Quarterly Journal 46-1 Volume 46, Issue 01 September 2018

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The AIPLA Quarterly Journal, a publication of the American Intellectual Property Law Association, is housed at the George Washington University Law School and is edited and managed by an Editorial Board of intellectual property experts and a staff of law students under the direction of the Editor-in-Chief, Professor Joan Schaffner. 

The Quarterly Journal is dedicated to presenting materials relating to intellectual property matters and is published four times per year. Editorial Board members (all of whom are lawyers) are selected based upon demonstrated interest and experience, and student staff members are selected from the students of the GWU Law School.
 
Compulsory Licensing of Pharmaceutical Patents in the Russian Federation Threatens Foreign and Domestic Drug Developers

Bruce Alexander McDonald, Vladislav Ugryumov and Denis Kolesnikov

Compulsory Licensing of Pharmaceutical Patents in the Russian Federation Threatens Foreign and Domestic Drug Developers

Foreign and domestic developers of innovative drugs in the Russian Federation are bracing for the impact of possible amendments to antimonopoly and pharmaceutical laws proposed by the Russian Federal Antimonopoly Service (FAS) that would sharply limit patent protection for pharmaceutical products and medical devices.  Among them are provisions that would institutionalize compulsory licensing in the pharmaceutical sector as an asserted means of lowering the cost of drugs and medical devices to Russian consumers. 

 

These measures are opposed by the business community, and at least two government agencies, the Russian Ministry of Economic Developments and Federal Service for Intellectual Property (“Rospatent”).  Opponents of the measures point to evidence that compulsory licensing does not lead to lower drug prices or increased access to medicines, that these goals are more effectively achieved by means of direct government purchases at discounted prices, and that the proposed amendments would increase the cost and reduce the availability of innovative drugs in the Russian Federation by driving developers out of the market.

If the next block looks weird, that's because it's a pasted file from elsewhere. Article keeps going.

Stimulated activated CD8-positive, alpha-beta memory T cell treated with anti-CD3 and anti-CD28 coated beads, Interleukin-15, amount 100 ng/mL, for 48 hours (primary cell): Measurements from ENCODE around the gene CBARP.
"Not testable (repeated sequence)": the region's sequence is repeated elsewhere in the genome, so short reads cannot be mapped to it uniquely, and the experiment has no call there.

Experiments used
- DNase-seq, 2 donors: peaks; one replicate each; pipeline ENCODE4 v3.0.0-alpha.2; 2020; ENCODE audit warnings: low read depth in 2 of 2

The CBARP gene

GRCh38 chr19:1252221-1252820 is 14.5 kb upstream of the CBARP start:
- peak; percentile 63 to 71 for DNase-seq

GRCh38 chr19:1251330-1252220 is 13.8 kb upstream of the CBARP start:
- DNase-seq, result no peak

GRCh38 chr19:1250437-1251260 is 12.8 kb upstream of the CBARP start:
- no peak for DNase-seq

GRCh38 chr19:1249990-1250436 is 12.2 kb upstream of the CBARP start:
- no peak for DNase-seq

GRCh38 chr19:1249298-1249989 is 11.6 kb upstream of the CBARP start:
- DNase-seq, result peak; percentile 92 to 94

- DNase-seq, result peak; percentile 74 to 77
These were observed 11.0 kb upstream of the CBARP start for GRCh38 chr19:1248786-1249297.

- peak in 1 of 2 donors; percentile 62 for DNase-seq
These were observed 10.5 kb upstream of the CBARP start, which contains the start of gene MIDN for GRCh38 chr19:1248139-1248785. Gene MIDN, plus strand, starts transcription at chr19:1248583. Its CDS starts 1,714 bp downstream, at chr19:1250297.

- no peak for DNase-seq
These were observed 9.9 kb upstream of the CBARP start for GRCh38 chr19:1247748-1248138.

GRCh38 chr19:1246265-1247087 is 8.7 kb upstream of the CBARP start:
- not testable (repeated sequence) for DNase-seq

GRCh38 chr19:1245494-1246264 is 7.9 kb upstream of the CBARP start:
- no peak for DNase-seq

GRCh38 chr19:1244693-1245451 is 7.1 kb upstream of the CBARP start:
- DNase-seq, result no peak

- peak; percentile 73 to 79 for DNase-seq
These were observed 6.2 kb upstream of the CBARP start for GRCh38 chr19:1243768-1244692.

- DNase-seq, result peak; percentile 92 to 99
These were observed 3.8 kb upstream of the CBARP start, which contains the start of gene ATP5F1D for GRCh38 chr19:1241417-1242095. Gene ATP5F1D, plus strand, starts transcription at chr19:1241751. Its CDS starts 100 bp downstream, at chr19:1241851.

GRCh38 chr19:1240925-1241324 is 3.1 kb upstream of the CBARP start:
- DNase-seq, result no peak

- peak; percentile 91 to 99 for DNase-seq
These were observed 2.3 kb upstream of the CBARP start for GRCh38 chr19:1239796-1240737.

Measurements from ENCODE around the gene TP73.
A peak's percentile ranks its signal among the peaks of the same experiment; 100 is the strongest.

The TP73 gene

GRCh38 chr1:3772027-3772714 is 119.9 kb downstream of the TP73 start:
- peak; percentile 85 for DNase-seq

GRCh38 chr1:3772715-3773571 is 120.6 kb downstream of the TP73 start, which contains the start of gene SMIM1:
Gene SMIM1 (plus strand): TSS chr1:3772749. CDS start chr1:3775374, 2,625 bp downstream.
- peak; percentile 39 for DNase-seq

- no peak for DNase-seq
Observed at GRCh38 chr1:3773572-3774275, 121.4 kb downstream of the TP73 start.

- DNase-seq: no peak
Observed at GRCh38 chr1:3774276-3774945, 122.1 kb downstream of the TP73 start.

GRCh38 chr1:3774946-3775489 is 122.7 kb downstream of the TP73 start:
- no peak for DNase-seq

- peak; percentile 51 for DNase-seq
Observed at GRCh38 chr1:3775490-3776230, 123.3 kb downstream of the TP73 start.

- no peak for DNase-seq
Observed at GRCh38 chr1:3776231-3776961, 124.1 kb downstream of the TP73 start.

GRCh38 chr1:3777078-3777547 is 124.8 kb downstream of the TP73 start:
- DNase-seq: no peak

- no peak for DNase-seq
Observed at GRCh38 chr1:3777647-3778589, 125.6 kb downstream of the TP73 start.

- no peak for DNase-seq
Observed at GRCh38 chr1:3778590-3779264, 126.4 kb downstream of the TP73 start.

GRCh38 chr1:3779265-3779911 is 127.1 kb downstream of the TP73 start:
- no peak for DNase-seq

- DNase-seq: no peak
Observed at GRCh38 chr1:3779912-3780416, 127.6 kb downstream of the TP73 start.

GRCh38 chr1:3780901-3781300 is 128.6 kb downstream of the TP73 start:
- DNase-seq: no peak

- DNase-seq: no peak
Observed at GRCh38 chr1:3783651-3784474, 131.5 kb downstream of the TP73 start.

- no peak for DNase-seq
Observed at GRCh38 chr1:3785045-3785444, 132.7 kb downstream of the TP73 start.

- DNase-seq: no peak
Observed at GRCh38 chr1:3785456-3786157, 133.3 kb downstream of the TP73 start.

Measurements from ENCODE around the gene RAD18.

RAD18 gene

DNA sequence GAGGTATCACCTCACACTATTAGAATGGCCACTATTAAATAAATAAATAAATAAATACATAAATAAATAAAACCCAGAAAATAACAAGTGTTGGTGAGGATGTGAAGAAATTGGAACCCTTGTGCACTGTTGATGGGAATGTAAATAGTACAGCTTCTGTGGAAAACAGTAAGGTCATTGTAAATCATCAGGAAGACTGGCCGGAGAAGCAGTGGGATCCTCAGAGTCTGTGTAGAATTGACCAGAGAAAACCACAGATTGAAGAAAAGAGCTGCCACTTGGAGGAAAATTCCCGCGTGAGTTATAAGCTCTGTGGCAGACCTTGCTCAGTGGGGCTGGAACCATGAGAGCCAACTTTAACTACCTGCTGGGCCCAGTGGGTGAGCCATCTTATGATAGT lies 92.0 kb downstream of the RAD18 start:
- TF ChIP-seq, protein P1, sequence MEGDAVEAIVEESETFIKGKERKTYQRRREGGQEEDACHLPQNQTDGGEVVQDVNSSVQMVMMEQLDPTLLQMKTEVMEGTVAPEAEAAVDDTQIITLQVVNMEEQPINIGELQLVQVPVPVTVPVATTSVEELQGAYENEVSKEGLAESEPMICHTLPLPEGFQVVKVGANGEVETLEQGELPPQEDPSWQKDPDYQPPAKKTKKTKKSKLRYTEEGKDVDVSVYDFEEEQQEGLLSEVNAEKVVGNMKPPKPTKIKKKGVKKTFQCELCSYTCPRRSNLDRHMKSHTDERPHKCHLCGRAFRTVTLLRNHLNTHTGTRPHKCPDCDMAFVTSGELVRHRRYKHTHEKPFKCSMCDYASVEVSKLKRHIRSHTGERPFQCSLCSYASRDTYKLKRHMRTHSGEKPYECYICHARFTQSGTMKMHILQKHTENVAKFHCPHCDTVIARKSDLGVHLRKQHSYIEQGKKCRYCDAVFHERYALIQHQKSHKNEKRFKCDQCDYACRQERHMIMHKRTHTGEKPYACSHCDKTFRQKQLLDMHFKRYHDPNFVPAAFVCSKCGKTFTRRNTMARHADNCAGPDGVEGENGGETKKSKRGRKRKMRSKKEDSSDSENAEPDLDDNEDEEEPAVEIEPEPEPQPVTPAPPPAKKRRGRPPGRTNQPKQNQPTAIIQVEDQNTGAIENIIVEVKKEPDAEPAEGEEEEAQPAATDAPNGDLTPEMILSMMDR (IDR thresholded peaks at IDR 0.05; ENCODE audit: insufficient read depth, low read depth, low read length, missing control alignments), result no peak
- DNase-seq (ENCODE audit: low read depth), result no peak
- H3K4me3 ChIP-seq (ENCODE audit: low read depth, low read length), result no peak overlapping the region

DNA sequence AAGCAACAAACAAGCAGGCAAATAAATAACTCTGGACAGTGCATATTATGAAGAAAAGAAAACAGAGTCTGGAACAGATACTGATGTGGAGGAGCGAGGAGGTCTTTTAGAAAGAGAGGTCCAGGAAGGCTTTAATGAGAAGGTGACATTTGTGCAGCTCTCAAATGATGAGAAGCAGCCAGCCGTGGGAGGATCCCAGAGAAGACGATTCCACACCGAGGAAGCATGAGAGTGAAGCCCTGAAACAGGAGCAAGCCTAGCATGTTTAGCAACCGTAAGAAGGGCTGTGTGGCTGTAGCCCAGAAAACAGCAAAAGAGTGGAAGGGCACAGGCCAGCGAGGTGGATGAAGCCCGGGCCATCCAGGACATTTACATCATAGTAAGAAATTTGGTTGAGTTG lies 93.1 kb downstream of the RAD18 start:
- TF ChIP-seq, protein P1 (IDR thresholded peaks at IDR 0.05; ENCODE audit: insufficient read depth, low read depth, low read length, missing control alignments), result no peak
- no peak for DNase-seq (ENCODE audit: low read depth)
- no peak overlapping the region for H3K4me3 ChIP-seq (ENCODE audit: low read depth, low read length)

Which of the FAS proposals will be enacted, if any, is unclear.  In this context, this Article summarizes the reasons why the adoption of the FAS proposals would damage the Russian pharmaceutical industry. This Article then posits that the direct purchase of medicines and medical devices by the Russian government at discounted prices is a more effective means to increase the availability of life-saving pharmaceutical products and medical devices to Russian consumers.
Can Copyright Save the U.S. News Industry?: Applying the 2016 European Union Proposal to the United States

Lindsay Marks

Can Copyright Save the U.S. News Industry?

Today, newspapers across the world are struggling. The internet and online news brought about many problems for newspapers, including an unprofitable business model, an inattentive readership, and new competitors like news aggregators and social media sites. The unsustainability of newspapers is an issue fundamental to the state of our democracy.